it is planned to make the school orches
tra a permanent organization.
Parents and teachers met for the first
time this year at a reception and meet
ing Friday night in the auditorium of
Central High School. In the receiving
line were Mrs. R. A. Schoonover, presi
dent of the association; Mrs. J. R. Mc-
Clamroch, Mrs. W. R. Stone, Miss Lil
lian Killingsworth, and Mr. Lee Ed
wards. Guests began to arrive at 8
o’clock and each wms tagged at the door
wdth a slip of paper bearing his name.
At 8:30. o’clock everybody gathered
in the auditorium. Mrs. Schoonover pre
sided. The meeting wms ojiened with
a prayer by Mr. R. G. Tuttle. Then
the teachers were introduced by Mrs.
Charles L. Van Noppen. As the names
wmre called each stood up on the plat
form and gave a short resume of his or
her history. It seemed that all the cor
ners of the earth and all the towms not
on the map had representatives on the
teaching force of the Greensboro High
School. When the introductions w-ere
finished the teachers w-ere allowed to
descend from the platform and take
places among the jiarents.
Mrs. W. R. Stone gave a welcoming
sjieech to the teachers in behalf of the
mothers of the association. “Inasmuch
as I am talking to young people I will
talk in the acrostic, and the wmrd which
I shall use is ‘friend,’ because the great
est thing in ^‘his associaCon is friendli-
she said as she began to talk.
MISS CAUSEY INTRODUCES
A NEW SPORT FOR GIRLS
The strength of your life is measured
by the strength of your soul. But the
strength of your will is just the strength
of the wish that lies behind it.—Henry
GIRLS ATHLETIC COUNCIL MEETS
At its first meeting held Thursday,
September 25, the Girls’ Athletic Coun
cil had an enthusiastic discussion of the
various sports and decided upon the fol
A “point box” will be placed in the
main hall for the rest of the year, so
that different sport heads may have a
better wmy of turning over to the sec
retary the points made by tbe girls.
The third Monday in November, Feb
ruary and May wms decided upon as the
time for the awarding of letters.
Whatever makes men good Christians,
makes them good citizens.—Webster.
A new^ sport is being introduced into
girls’ athletics this year—hockey, that
mysterious game in wdiich the N. C.
C; W. girls run around a field with a
long curved stick in hand.
To be truthful, no one seems to know
very much about it at Central High ex
cept Miss Causey, w^ho is the head of
the new^ sport. Only two meetings have
been held so far; and at one the pupils
were actually allowed to touch the sa
As long as the rainy weather kept up
there wmsn’t much hope for a practice.
but if the ignorance of the game i
general as it seems to be, it wmuld cer
tainly save Miss Causey quite a little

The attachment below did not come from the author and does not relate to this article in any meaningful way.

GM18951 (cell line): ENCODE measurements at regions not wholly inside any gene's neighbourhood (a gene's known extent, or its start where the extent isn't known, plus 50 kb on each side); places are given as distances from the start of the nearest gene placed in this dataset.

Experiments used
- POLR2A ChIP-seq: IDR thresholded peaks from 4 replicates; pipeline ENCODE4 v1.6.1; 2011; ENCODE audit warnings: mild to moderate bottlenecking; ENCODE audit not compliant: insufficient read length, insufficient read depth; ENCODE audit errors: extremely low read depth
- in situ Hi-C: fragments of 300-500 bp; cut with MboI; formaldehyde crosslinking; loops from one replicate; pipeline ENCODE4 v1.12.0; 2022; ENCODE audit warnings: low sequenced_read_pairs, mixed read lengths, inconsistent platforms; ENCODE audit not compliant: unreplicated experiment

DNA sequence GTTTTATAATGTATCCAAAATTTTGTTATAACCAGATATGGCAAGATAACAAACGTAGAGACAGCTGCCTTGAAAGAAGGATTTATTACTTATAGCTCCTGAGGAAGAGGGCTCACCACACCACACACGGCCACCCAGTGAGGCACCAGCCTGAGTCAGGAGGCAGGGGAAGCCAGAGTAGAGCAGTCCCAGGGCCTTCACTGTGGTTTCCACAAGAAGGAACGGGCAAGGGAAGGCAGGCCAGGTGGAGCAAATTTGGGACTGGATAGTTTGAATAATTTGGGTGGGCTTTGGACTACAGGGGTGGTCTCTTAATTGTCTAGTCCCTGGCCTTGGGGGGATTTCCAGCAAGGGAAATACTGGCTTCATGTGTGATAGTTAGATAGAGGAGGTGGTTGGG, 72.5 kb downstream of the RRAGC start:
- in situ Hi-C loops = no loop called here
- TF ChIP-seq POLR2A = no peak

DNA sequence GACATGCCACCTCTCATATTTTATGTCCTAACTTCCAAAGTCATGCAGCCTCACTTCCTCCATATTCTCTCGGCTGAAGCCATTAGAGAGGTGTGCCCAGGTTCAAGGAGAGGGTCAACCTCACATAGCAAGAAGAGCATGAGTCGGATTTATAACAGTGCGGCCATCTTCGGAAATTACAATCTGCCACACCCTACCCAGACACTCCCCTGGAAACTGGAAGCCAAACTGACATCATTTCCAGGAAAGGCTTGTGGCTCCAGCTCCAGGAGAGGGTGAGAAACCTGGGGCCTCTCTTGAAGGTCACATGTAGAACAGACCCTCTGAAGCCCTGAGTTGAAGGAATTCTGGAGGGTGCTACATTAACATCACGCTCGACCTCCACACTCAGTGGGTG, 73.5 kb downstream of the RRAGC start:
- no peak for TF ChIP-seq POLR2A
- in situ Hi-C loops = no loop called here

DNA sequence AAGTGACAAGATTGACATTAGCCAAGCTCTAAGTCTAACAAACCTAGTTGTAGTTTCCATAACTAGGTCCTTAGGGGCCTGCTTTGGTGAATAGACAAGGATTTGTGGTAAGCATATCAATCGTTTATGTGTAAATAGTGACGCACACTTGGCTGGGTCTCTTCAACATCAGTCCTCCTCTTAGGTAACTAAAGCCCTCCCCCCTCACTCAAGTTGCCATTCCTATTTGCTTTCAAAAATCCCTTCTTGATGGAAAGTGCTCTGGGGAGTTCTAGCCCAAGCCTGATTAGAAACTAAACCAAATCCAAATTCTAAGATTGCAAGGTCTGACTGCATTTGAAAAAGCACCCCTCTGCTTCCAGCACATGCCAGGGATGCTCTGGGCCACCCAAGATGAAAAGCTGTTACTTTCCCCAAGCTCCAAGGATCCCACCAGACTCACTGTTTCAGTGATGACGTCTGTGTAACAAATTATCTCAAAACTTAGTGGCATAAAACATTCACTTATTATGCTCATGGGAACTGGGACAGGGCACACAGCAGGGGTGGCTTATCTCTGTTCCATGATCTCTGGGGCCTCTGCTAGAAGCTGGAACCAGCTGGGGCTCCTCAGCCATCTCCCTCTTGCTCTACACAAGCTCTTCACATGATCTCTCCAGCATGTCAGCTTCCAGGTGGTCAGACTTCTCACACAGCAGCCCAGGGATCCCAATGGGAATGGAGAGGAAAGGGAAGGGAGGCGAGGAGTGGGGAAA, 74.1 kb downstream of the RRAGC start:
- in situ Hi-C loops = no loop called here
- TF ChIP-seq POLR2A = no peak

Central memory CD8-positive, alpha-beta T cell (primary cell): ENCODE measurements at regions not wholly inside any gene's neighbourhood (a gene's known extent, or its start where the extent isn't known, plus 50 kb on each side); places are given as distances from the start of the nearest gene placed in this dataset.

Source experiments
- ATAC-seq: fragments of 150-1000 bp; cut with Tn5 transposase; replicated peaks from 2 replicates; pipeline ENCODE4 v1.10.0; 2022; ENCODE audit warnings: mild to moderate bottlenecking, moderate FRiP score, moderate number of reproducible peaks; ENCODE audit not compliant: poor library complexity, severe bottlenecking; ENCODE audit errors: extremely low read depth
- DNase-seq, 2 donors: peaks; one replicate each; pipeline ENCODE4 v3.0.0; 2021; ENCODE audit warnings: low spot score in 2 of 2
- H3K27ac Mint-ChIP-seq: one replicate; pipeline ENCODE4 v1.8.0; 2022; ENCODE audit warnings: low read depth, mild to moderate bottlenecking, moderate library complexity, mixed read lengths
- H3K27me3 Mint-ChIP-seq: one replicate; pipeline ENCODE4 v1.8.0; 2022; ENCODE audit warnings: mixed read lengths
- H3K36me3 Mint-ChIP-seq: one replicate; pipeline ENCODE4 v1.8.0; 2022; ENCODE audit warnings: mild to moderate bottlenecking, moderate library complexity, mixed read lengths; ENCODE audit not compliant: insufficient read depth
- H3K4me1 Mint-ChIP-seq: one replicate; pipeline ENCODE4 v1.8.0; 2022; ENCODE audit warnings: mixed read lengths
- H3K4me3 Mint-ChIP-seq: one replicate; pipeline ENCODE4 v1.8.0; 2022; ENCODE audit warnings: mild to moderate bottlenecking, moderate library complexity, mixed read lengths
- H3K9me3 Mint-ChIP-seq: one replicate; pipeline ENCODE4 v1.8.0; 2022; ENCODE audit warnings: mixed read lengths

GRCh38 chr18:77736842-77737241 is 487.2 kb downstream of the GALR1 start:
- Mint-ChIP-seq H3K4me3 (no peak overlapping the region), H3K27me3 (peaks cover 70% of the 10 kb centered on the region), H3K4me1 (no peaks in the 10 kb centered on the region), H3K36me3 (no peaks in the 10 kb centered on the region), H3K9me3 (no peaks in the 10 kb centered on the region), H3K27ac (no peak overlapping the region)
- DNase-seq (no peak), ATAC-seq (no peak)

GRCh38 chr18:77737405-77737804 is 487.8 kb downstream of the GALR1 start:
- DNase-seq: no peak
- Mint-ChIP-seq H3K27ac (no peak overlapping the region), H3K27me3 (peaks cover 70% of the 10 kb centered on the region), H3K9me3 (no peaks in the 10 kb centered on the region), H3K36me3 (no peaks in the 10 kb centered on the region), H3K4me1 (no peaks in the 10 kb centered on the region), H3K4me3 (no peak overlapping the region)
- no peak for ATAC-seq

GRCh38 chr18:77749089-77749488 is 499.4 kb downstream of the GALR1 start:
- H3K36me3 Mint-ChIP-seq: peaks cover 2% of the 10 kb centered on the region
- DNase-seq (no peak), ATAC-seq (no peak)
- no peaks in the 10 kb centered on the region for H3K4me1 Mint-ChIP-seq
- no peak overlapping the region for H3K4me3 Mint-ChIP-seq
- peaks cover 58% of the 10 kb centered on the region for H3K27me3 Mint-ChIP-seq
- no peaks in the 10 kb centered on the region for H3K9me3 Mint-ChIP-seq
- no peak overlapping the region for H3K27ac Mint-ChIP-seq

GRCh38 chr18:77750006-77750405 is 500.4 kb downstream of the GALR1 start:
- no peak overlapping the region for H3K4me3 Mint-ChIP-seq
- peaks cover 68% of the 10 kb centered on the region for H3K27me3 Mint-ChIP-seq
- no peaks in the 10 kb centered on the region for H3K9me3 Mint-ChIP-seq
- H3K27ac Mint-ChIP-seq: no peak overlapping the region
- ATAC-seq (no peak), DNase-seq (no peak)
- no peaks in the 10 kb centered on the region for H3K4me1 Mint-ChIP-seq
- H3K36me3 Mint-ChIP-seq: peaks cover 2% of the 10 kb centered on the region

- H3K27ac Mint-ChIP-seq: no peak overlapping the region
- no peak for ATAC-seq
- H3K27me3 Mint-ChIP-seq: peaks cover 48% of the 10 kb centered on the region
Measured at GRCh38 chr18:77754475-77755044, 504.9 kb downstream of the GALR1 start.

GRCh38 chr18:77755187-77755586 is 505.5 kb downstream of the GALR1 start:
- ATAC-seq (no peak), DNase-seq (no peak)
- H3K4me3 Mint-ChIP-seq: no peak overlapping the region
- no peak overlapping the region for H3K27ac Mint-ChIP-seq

labor for every girl going out to secure
a copy of the rules.
So long as you can contribute to the
pleasure, happiness or comfort of any
human being, you are of importance in
tbe world, and no longer.—Peabody.
Faith, respect, interest, encouragement,
need, and dependability were the quali
ties which she said made for perfect
friendship. “We parents have faith in
you teachers; we respect the teaching
profession and we teach our boys and
girls to do the same; naturally we are
interested in you because you give to
our boys and girls what wm parents can
not give. We need you and we depend
upon you.” Mrs. Stone went on to say
that the parents encouraged the teach
ers because “we all thrive best under
Following Mrs. Stone’s address Mr.
Robert Douglass welcomed the teachers
in behalf of the fathers. Mr. Douglass
expressed the appreciation of the fath
ers for the work of the teachers. “You
don’t see as much or hear as much of
us as you do of the mothers, but we are
here nevertheless and wm are cooperat
ing with you to the best of our ability,”
he told the teachers. Mr. Douglass ex
plained what he thought a daddy was.
“A daddy is what makes a boy or girl
less than what he or she should be when
he doesn’t pay attention to him,” he
explained. In conclusion he wished the
teachers God-speed and again assured
them of the help and gratitude of the
daddies of Greensboro.
, Miss Lillian Killingsworth, dean of
girls, then respondeci to the parents’
welcome in behalf of the teachers. “We
on the faculty appreciate the coopera
tion of you parents more than we can
tell you. We want to assure you that
we are grateful, that it enables us to
do our work better, that it makes a
spirit of helpfulness and comradeship
between us. We wish that we might
show our gratitude to you in some way,
so we are inviting you to come visit our
classes at any time. We will be glad
to have you come and see us at our
work.” Miss Killingsworth told about
the work of the schools of Greensboro,
of the pride which all Greensboro has
in them, of the need there is of not be
coming complacent and satisfied with
things as they are. “We have good
schools but we must not feel that we